During the DFS traversal, we can keep track of the visited nodes and the current path. If we encounter a node that has already been visited and is still on the current path, then we have detected a cycle.

```
function isCyclic(adj:number[][], v:number){
let helper:boolean[] = new Array<boolean>(v).fill(false);
let visited:boolean[] = new Array<boolean>(v).fill(false);
for(let i:number=0 ; i<v;i++){
console.log(visited);
if(visited[i] == false ){
//call DFS
const ans = DFS(adj, i, helper, visited);
if(ans==true) return true;
}
}
return false;
}
function DFS(adj:number[][], index:number,helper:boolean[], visited:boolean[]){
helper[index] = true;
visited[index] = true;
let neighbor = adj[index];
for(let k:number =0 ; k<neighbor.length;k++){
let curr = neighbor[k];
if(helper[curr]==true) return true;
if(visited[curr]==false){
let ans = DFS(adj,curr, helper, visited);
if(ans == true) return true;
}
}
helper[index] = false;
return false;
}
const matrix:number[][] = [[0,1],[1,2],[2,3],[3,4],[4,4]]
console.log(isCyclic(matrix, matrix.length))
```

This code is implementing a solution to detect cycles in a directed graph using Depth First Search (DFS) algorithm.

The `isCyclic`

function takes an adjacency matrix and the number of vertices as inputs. It initializes two arrays: `helper`

to keep track of nodes on the current path and `visited`

to keep track of visited nodes. It then loops through each unvisited node and calls the `DFS`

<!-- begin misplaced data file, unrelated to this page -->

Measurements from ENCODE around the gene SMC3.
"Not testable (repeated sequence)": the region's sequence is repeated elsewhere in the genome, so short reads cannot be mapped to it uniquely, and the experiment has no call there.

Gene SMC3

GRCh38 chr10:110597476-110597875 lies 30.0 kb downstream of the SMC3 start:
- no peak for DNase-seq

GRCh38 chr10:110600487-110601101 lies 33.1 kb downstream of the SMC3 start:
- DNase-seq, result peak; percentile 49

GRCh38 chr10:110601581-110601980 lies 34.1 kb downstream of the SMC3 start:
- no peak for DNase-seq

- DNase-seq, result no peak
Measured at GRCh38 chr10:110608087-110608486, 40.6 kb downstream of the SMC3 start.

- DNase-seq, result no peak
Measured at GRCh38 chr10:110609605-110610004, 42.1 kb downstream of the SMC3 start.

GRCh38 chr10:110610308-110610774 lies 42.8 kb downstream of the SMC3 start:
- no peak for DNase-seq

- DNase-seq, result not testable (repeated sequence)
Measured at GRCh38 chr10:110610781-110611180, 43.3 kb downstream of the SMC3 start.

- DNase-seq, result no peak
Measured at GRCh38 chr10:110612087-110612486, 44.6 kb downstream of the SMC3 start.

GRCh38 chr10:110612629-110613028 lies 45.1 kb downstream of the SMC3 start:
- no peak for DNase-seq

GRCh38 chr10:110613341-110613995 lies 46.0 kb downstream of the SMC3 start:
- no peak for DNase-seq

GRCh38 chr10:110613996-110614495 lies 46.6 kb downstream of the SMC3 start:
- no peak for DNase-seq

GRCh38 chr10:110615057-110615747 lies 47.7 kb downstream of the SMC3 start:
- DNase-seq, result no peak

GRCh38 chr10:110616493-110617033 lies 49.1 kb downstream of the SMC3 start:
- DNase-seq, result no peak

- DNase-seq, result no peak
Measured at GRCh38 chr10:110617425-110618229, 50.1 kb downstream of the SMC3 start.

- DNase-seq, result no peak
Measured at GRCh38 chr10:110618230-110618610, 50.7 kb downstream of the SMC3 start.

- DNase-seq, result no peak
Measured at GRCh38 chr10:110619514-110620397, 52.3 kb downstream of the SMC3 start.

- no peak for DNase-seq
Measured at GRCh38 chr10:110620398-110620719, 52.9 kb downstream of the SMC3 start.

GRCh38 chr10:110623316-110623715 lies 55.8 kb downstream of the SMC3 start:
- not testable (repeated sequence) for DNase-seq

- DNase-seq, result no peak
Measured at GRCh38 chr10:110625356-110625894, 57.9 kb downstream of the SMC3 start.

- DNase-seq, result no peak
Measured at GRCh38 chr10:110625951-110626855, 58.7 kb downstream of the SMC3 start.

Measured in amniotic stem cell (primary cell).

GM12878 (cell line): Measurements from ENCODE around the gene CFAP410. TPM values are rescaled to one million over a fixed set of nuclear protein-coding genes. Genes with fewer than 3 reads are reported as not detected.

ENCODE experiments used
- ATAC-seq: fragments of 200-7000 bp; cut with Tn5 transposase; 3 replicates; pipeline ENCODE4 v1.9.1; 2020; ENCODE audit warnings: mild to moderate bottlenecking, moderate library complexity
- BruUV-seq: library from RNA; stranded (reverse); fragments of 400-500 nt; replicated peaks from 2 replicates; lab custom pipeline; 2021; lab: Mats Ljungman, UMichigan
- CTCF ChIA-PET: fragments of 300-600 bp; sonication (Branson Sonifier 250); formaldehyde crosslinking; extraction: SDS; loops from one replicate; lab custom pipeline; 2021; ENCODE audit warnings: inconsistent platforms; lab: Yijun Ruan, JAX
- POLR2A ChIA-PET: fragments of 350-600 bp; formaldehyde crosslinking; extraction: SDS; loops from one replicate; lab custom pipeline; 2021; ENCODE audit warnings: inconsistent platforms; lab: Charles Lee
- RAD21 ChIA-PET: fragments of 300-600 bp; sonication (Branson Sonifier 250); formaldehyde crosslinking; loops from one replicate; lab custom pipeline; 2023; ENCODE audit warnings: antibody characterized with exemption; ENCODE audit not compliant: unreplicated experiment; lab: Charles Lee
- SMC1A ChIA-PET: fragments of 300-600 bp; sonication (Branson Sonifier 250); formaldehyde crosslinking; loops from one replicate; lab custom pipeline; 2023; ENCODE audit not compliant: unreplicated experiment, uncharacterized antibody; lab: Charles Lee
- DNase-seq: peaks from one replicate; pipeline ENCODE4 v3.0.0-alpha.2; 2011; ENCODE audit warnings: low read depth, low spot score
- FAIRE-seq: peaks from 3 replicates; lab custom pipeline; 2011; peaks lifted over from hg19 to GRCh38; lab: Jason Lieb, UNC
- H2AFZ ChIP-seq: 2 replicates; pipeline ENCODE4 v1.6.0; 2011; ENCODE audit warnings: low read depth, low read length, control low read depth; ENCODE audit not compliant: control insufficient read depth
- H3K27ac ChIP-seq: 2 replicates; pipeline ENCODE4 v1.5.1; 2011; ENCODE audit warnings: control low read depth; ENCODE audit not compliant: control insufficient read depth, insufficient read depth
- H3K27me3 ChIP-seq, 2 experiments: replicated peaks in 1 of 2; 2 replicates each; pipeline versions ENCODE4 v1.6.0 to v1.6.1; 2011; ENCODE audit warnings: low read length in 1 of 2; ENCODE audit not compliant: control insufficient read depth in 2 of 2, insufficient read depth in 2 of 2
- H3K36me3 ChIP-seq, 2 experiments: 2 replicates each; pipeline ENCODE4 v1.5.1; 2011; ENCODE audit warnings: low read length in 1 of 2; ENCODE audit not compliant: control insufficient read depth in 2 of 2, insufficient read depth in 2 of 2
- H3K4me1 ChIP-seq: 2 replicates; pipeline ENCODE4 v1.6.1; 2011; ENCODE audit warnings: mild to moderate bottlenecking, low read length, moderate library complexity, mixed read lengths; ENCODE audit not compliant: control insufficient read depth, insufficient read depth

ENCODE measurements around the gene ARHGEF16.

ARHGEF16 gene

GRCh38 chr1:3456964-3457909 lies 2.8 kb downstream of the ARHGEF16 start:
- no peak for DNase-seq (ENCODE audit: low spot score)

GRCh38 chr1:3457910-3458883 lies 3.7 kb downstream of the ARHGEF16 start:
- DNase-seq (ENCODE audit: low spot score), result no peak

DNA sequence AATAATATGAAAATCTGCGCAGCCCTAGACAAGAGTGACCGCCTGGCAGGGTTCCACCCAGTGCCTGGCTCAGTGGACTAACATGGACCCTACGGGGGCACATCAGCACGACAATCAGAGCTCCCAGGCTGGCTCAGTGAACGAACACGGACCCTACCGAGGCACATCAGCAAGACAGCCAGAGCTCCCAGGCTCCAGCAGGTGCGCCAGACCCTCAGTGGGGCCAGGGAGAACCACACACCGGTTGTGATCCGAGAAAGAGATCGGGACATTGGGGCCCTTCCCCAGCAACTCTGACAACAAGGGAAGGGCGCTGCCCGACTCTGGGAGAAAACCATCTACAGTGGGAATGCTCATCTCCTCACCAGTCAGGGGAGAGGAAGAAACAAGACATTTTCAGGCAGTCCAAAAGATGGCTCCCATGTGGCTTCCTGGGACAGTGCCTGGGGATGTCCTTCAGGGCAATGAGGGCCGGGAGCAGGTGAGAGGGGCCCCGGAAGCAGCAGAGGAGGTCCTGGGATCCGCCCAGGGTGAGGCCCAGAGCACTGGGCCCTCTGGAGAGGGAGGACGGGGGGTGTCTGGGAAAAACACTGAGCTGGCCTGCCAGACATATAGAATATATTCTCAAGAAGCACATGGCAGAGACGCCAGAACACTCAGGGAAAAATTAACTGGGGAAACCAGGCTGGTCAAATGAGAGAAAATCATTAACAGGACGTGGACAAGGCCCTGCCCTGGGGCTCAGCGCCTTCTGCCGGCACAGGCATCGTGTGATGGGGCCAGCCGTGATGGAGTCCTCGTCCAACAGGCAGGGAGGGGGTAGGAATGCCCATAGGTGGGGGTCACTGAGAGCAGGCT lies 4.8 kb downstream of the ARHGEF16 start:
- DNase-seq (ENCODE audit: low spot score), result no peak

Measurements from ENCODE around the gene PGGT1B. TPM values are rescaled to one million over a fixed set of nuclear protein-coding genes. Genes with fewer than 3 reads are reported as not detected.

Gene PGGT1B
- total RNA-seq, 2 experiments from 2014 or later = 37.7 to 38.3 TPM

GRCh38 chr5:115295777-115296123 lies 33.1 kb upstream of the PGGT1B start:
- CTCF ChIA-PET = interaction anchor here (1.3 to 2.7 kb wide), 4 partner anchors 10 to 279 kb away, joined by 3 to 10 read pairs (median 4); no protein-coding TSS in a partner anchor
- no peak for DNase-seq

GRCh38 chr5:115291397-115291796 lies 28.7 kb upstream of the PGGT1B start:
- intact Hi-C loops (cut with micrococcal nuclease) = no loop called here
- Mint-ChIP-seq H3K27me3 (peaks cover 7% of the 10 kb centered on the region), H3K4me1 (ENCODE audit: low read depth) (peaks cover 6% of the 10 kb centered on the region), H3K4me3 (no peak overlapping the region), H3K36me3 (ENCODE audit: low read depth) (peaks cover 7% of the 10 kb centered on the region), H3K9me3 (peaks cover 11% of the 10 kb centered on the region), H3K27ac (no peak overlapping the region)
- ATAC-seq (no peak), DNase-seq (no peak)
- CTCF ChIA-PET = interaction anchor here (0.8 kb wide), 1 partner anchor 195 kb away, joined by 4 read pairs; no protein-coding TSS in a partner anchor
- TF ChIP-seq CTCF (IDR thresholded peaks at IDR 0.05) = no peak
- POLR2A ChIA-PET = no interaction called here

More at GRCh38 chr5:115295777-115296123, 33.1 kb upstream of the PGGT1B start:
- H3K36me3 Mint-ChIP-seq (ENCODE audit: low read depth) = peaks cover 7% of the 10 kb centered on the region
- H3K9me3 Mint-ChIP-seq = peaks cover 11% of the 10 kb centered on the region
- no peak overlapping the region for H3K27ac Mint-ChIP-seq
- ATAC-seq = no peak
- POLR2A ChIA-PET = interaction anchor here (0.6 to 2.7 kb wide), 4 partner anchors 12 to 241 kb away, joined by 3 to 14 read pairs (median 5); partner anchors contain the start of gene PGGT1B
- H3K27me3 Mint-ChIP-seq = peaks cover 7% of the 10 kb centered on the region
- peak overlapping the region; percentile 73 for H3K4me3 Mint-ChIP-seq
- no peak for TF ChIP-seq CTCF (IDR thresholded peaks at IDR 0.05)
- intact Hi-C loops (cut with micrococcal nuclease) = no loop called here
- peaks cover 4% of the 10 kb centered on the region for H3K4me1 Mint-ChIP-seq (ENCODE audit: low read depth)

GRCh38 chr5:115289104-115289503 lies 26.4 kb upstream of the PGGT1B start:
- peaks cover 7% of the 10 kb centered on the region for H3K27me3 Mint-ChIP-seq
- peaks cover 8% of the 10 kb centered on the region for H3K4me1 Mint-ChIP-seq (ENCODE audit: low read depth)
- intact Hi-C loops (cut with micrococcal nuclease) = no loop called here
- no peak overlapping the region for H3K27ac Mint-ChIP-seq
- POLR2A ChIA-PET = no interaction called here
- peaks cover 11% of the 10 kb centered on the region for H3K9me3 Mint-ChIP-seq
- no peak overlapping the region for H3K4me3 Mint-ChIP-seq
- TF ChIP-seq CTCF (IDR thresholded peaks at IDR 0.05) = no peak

function on it. If the `DFS`

function returns true, indicating that a cycle is found, the `isCyclic`

function returns true. Otherwise, it continues to the next unvisited node.

The `DFS`

function takes the adjacency matrix, the index of the current node, and the `helper`

and `visited`

arrays as inputs. It first marks the current node as visited and adds it to the `helper`

array to keep track of nodes on the current path. It then loops through each neighbor of the current node and recursively calls itself on unvisited neighbors. If it encounters a neighbor that is already on the `helper`

array, it returns true to indicate the presence of a cycle. Otherwise, it continues to the next neighbor. After exploring all neighbors, the function removes the current node from the `helper`

array and returns false.

The code seems to be correct and will work for detecting cycles in a directed graph represented by an adjacency matrix. However, note that this implementation assumes that the graph is a simple directed graph with no self-loops. If the graph has self-loops or multiple edges between nodes, the implementation may need to be modified.